Grass has trouble growing underneath Bradford Pear trees and often the area under these trees is bare and muddy.

Get too big:

These were supposed to be small, ornamental trees that only grow 25 feet tall and equally wide. Unfortunately, no one informed the trees themselves, as they sometimes get twice as big and overtake the small yards they are planted in.

And they stink:

As an irrelevant side note, they also smell really, really bad. Their smell has been compared to various foul smells including rotting fish (as well as a couple other smells I’ll avoid listing for the sake of any younger readers). Do you really want that in your yard?

Does the Bradford Pear Tree Produce Fruit?

Now, all of those negatives could potentially be less of a problem if the tree at least did something beneficial, like produce fruit that you could eat.

But it doesn’t.

It was originally created to be sterile and so produces no fruit. Instead, it cross pollinates with other species and creates all kinds of problems.

How to Cut Them Down

I’ve seen anti-Bradford Pear campaigns from various cities around the country encouraging people to cut these trees down. Some cities, like Pittsburgh, have gone so far as to ban them completely.

If you are considering planting trees in your yard, please choose other options. If you already have some of these in your yard, consider cutting them down and replacing with something less harmful.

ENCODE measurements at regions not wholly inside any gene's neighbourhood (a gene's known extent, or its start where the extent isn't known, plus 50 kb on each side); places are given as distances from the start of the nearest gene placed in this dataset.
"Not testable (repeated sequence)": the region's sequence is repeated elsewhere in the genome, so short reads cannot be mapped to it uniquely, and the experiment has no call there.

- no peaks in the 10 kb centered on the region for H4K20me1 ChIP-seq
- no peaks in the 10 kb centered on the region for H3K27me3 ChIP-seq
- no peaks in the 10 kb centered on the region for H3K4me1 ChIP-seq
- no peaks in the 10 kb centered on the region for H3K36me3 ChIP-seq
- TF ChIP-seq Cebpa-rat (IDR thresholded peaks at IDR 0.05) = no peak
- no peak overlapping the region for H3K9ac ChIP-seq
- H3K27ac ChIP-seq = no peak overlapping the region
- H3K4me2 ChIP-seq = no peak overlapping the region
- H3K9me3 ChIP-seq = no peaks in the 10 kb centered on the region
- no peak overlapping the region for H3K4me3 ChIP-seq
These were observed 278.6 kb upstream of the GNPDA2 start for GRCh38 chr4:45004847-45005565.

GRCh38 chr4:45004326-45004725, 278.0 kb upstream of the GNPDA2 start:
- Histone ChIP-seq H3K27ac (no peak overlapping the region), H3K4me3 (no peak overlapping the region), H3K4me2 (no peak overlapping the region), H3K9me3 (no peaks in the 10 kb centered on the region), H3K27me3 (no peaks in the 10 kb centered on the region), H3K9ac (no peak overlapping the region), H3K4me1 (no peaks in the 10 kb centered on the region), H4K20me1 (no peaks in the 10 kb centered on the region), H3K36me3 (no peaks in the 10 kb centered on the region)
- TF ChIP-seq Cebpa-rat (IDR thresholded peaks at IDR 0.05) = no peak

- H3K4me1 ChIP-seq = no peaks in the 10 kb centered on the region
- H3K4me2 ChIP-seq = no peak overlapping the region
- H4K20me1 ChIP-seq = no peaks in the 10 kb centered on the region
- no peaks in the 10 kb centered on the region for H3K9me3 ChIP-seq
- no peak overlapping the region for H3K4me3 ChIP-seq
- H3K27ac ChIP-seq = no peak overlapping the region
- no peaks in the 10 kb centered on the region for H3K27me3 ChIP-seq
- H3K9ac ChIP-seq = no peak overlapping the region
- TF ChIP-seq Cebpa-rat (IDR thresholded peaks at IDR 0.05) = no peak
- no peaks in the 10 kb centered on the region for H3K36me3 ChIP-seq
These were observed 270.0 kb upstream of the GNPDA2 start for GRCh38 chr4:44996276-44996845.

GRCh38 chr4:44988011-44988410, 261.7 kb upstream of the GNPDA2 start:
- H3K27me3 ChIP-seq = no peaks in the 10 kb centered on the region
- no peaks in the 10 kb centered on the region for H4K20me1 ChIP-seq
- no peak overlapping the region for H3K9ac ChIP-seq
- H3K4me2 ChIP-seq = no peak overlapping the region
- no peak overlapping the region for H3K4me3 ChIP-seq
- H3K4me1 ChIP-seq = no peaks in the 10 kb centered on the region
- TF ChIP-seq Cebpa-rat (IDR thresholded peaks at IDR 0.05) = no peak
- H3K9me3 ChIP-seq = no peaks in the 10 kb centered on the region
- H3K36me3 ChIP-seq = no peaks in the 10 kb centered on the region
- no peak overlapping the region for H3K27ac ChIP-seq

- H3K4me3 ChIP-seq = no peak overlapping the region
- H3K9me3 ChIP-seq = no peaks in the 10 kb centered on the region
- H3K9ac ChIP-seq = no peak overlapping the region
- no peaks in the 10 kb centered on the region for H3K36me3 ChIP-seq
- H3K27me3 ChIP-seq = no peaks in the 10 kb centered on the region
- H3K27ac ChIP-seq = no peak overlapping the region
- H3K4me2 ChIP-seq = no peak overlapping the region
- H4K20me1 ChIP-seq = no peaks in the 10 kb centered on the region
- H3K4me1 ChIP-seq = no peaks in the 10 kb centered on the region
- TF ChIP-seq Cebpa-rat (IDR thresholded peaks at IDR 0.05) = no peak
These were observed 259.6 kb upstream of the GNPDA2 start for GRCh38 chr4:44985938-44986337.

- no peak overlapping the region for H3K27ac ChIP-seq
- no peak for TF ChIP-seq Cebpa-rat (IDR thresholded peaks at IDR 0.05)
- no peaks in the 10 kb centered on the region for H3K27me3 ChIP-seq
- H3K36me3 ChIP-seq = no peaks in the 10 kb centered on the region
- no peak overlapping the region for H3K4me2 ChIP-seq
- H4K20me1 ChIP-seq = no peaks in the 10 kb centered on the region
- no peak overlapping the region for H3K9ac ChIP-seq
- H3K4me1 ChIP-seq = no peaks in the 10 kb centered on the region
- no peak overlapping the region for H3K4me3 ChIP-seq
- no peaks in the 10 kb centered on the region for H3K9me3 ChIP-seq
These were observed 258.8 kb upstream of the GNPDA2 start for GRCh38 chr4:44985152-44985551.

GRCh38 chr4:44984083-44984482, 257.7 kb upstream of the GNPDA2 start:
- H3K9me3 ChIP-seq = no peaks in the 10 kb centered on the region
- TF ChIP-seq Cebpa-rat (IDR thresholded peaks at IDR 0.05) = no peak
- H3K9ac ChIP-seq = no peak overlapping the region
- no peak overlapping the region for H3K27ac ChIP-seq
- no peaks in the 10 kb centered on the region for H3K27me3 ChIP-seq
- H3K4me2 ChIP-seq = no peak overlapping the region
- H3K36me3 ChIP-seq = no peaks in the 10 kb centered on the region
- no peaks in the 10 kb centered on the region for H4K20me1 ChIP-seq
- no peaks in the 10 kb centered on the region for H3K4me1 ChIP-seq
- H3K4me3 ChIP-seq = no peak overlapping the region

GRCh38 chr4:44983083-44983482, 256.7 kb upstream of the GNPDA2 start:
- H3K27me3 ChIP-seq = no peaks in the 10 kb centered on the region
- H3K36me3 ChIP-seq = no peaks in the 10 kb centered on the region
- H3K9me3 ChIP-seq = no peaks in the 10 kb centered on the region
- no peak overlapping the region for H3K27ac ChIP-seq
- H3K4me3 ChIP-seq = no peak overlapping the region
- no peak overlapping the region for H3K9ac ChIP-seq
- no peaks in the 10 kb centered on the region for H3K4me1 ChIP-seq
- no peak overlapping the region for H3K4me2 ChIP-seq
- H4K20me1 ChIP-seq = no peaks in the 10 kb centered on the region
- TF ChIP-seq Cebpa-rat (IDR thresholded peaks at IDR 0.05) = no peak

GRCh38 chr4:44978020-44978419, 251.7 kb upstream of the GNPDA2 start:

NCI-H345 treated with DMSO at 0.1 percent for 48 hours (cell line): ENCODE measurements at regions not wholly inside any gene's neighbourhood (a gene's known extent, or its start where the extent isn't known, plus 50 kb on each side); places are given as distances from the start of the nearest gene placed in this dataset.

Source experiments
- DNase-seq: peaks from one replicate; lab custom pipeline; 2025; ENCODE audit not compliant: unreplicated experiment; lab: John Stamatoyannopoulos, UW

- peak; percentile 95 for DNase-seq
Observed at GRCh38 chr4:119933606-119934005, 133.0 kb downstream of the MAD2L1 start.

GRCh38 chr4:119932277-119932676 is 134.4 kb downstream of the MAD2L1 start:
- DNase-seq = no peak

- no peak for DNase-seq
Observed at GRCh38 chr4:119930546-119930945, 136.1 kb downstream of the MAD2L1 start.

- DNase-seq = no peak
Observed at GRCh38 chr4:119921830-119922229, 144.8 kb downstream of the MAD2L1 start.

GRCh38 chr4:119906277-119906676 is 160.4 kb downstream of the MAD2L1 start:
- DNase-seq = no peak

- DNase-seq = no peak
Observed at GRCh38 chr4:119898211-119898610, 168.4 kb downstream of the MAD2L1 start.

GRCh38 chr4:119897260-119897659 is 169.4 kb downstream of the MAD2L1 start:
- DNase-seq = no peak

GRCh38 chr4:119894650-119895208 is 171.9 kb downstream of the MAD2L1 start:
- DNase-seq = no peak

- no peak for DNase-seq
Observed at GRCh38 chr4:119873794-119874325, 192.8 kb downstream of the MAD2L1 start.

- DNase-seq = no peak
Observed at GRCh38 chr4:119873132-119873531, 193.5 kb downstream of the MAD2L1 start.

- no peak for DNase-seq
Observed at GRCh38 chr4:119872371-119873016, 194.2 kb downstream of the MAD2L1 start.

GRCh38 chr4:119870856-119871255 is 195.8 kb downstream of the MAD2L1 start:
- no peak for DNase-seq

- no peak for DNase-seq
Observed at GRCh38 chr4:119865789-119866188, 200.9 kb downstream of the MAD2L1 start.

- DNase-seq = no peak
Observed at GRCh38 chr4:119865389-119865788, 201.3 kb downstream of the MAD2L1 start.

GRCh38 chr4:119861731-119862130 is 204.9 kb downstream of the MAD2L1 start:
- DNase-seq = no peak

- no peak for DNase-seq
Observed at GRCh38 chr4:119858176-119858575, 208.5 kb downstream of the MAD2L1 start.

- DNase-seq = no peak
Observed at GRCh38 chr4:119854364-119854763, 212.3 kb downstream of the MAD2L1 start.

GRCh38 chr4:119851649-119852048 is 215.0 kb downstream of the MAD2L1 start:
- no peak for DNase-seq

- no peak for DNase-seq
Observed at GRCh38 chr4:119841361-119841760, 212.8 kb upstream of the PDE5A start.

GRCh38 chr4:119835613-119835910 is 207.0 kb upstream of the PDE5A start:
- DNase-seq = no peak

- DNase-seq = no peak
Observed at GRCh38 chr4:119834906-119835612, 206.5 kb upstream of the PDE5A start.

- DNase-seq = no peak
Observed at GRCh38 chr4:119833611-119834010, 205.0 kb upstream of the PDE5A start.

Unfortunately, this won’t be the easiest tree to eliminate. Cutting it down is the first step, but getting rid of it completely requires some extra effort. Now is a great time of year to do this before they bloom in the spring and Fall is a great time to plant new trees.

Here’s What to Do

  1. Cut down the tree.
  2. Grind out the root.
  3. Prepare for battle: These trees don’t give up easily and they will send out hundreds of suckers, or shoots, from the roots for up to two years after you cut it down until the roots finally give up and die.
  4. During this time, you can do things like: drill holes in the root and pack salt into it (this will help a little).
  5. Mow often so the sprouts can’t get big or go to seed.
  6. If grass isn’t growing anyway, consider covering with black plastic to choke out the roots and then re-seeding once the roots are gone.
  7. Replace the stinky Bradford Pear tree with a beneficial and equally beautiful tree (suggestions below).

Alternatives to the Bradford Pear Tree